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Saddle fitting in the morning

Saddle fitting in the morning

Tomorrow morning we’re taking Kasane to have her saddles fitted. It’s been over a year since I purchased the Prestige Venus K monoflap saddle. It was fitted to her when she was butt high and she is now level (even slightly up hill).

saddle_kasane

Because the saddles aren’t quite adjusted properly for her new physique, my lower back hurts when I ride in the saddles. The all purpose is especially hard for me, so I know it has to be on her too.

I have to be at the barn at 8:00. This will be fun for a non-morning person.

Saddles and shoes

Saddles and shoes

Since Kasane has been undersaddle, we’ve gradually discovered and corrected several problems. We did a saddle fitting and discovered that my Courbette Magic dressage saddle didn’t fit her at all. Got a new saddle which made a huge difference.

Over this past winter, I’ve noticed Kasane moving oddly on her back legs. For example, her stride when trotting looked uneven like the paces were not the same between one side and the other. Sometimes it looked like she favored one back leg (i.e., her stride was shorter with her back left verses her back right), and another time she appeared to favor the other leg. Never consistent. When she seemed to be off like that, we would work a little to see if she exercise helped her work out of it (nope). She would have a few days off just in case she had pulled something being stupid out in the fields. We would then resume work and see how she was.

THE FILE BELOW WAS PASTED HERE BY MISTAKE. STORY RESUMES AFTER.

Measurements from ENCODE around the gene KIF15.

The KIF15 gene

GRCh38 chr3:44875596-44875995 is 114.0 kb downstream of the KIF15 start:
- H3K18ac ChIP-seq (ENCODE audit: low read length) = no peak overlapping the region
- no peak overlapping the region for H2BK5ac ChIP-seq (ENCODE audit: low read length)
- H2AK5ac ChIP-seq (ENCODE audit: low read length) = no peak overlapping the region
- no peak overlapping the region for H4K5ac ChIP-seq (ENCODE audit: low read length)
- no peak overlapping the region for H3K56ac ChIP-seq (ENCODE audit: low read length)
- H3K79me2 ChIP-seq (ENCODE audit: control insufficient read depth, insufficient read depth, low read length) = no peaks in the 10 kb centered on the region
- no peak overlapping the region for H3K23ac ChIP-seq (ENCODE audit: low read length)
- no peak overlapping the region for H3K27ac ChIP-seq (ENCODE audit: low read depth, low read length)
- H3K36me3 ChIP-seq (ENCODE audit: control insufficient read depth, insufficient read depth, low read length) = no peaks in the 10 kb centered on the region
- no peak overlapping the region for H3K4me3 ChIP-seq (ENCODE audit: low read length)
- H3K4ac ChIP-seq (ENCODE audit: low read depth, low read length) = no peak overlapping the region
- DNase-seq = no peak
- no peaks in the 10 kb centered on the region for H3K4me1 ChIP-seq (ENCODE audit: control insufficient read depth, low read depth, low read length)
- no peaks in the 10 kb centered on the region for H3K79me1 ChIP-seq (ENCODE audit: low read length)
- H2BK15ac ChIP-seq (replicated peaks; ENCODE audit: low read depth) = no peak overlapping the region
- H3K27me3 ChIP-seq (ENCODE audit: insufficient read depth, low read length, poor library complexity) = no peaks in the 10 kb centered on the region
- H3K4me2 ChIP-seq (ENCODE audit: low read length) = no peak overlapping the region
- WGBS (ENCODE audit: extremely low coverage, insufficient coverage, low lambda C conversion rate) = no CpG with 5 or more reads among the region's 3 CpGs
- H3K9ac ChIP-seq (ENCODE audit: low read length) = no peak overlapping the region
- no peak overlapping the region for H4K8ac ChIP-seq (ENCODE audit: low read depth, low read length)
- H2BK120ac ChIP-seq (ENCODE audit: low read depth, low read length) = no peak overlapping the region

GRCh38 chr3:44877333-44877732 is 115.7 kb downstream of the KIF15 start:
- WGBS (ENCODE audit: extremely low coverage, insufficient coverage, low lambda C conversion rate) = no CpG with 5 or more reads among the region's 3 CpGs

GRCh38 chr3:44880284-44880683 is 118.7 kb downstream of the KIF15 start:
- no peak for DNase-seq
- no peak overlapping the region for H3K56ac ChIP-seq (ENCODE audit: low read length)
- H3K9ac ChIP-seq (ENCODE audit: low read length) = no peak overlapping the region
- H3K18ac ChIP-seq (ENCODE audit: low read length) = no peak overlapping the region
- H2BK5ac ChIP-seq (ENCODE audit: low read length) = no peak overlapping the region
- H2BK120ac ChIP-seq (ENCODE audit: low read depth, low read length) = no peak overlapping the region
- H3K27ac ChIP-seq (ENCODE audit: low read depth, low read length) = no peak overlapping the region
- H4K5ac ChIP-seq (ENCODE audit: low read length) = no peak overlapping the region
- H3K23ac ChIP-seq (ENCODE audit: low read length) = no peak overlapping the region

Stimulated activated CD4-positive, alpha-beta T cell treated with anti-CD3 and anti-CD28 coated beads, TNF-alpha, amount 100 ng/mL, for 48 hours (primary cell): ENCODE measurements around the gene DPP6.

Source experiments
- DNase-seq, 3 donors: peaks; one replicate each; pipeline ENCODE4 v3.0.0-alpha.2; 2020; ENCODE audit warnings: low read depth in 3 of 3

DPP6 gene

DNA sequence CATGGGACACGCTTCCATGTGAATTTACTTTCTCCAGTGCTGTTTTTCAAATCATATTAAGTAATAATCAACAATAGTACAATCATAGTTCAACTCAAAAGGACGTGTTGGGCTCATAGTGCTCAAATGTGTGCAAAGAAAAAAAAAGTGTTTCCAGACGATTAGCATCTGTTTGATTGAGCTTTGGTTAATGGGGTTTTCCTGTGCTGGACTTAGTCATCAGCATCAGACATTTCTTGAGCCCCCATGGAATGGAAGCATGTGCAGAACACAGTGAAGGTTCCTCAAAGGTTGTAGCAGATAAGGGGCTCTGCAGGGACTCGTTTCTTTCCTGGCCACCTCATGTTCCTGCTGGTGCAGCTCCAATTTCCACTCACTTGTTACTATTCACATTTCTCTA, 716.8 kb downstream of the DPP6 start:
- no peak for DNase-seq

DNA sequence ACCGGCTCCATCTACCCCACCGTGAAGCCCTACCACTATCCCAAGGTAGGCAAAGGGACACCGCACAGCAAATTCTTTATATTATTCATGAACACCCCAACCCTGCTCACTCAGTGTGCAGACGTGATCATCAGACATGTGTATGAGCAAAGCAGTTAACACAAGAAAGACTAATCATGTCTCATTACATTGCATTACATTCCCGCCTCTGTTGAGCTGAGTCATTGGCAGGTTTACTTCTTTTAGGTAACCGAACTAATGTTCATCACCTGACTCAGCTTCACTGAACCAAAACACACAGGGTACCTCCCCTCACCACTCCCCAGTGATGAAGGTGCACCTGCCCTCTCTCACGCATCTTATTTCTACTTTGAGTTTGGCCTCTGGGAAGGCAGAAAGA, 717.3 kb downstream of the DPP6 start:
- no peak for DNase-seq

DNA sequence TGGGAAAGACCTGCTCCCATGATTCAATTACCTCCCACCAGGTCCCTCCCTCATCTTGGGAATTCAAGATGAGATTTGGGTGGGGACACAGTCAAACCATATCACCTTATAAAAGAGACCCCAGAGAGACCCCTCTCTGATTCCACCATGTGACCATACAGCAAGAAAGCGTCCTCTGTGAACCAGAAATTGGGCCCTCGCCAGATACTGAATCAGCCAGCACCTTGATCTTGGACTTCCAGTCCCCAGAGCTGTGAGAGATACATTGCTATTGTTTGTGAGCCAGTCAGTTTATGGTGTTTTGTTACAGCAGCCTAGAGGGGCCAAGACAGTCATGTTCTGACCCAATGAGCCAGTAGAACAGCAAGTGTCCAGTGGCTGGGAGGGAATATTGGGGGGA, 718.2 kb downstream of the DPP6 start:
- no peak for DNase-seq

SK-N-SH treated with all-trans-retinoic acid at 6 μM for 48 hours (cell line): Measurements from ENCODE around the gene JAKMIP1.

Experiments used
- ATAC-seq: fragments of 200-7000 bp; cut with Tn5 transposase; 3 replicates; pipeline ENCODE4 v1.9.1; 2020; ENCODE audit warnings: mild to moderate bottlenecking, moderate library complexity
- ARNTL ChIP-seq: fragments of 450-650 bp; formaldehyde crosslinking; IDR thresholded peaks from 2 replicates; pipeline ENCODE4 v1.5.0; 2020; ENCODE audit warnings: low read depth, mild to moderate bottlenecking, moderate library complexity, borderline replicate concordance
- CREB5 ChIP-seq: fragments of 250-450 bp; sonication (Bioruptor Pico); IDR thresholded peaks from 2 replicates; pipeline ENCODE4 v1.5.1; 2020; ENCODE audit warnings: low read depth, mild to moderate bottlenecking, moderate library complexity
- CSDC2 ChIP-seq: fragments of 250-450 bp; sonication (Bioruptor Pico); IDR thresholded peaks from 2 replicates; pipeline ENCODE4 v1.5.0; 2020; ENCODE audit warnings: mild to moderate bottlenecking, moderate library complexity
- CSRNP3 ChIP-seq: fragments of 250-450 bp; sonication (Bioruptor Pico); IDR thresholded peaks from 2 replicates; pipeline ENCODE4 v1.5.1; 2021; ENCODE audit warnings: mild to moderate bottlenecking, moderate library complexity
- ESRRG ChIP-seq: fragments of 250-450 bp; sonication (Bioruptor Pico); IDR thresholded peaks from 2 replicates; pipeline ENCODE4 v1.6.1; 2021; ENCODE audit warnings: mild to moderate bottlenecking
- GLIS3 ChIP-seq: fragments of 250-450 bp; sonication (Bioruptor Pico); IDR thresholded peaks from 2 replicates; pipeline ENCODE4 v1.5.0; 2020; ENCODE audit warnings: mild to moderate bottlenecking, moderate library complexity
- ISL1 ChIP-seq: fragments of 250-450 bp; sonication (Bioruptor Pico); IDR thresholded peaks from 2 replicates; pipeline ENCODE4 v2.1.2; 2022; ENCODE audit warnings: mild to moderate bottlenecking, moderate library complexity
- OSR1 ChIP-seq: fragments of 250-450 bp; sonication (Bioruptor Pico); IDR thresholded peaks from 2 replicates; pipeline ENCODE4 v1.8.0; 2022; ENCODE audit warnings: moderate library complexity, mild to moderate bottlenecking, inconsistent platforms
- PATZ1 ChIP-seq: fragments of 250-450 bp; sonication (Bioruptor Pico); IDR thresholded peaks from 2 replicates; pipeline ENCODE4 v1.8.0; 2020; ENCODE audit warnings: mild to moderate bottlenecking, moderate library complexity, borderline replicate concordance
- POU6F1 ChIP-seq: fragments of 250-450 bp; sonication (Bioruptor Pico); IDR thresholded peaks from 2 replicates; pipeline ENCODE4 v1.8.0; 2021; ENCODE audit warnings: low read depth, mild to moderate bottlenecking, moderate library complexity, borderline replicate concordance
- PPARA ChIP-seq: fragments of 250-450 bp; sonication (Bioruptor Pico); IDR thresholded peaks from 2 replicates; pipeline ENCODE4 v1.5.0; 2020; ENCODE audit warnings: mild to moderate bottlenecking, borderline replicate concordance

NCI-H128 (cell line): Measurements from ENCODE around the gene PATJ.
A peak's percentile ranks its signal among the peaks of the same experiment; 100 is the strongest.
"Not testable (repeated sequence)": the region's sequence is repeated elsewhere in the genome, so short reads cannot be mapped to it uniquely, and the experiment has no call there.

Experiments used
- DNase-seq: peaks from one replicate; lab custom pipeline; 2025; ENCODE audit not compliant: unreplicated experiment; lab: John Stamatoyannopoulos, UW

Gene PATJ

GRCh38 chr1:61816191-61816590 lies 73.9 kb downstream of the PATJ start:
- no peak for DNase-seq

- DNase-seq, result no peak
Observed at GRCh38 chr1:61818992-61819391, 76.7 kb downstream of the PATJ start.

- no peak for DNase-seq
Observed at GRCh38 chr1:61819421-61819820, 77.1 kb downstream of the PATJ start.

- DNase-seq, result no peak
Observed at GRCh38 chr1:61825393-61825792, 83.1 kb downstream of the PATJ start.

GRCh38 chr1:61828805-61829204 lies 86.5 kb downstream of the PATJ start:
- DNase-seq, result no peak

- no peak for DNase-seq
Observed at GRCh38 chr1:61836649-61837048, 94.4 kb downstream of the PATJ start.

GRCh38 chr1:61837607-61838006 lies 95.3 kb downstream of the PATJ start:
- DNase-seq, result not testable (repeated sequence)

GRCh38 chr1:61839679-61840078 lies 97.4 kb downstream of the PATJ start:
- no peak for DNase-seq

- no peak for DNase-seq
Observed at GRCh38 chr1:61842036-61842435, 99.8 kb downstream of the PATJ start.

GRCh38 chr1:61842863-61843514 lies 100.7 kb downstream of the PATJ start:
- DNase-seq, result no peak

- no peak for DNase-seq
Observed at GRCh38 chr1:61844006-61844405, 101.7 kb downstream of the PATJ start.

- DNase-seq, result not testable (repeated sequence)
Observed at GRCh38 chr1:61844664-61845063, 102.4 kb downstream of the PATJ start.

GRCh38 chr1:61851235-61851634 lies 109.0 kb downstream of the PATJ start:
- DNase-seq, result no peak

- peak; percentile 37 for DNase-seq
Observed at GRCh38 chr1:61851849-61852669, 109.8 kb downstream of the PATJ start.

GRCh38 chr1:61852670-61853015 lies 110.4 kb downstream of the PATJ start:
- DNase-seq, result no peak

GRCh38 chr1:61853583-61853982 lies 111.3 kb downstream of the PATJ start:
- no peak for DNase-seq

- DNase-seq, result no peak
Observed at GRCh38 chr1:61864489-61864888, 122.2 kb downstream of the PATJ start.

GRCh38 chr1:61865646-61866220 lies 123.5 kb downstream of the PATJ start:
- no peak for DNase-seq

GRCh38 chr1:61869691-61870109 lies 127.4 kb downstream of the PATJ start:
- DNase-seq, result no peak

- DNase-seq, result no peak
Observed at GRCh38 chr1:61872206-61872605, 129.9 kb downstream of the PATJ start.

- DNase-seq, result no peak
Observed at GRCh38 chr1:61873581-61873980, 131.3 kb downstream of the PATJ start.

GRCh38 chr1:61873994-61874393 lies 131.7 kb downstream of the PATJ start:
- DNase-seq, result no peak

My dressage instructor, Jennifer, asked if Kasane might be a little tender footed on her front feet. Jennifer had noticed during lessons that Kasane didn’t seem to push off as much on her hind legs as much. This made me start thinking about how she moves and when she moves best. Over the next few weeks, I made mental notes of her movement when the ring was soft after a rain or when the footing was harder. We have a nice riding ring: the footing is good, but it can get a little hard even though it is dragged regularly. There are some small stones, but nothing major. Nothing I would have considered.

So we did an experiment. Instead of trying to have the vet out and do a lameness exam ($$$), I decided to try front shoes ($) on her sparkly toes. What a difference!

This first video is of Kasane being ridden in her old saddle, the Courbette Magic dressage saddle. This saddle fit Isis beautifully, but was too long for Kasane. That’s why the saddle looks like it’s too far forward on her. She never tracked straight when being ridden in the Magic saddle. She would two track — and no wonder with pressure over her kidneys and pressure on her shoulder blades. My brave little girl never complained. I felt so bad when we found out how much the saddle didn’t fit her.